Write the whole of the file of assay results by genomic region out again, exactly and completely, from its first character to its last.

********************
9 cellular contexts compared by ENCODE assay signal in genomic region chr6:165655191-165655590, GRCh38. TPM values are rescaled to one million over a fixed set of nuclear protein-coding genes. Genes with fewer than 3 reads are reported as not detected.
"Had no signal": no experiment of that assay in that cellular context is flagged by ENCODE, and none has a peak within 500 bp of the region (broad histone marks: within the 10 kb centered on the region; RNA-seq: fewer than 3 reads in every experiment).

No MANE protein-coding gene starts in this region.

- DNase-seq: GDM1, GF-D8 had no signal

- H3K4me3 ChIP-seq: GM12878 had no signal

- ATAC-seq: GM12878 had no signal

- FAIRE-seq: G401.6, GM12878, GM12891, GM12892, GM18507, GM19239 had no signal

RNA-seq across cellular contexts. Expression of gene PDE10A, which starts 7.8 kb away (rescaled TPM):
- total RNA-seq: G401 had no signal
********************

9 cellular contexts compared by ENCODE assay signal in genomic region chr6:165655191-165655590, GRCh38. TPM values are rescaled to one million over a fixed set of nuclear protein-coding genes. Genes with fewer than 3 reads are reported as not detected.
"Had no signal": no experiment of that assay in that cellular context is flagged by ENCODE, and none has a peak within 500 bp of the region (broad histone marks: within the 10 kb centered on the region; RNA-seq: fewer than 3 reads in every experiment).

No MANE protein-coding gene starts in this region.

- DNase-seq: GDM1, GF-D8 had no signal

- H3K4me3 ChIP-seq: GM12878 had no signal

- ATAC-seq: GM12878 had no signal

- FAIRE-seq: G401.6, GM12878, GM12891, GM12892, GM18507, GM19239 had no signal

RNA-seq across cellular contexts. Expression of gene PDE10A, which starts 7.8 kb away (rescaled TPM):
- total RNA-seq: G401 had no signal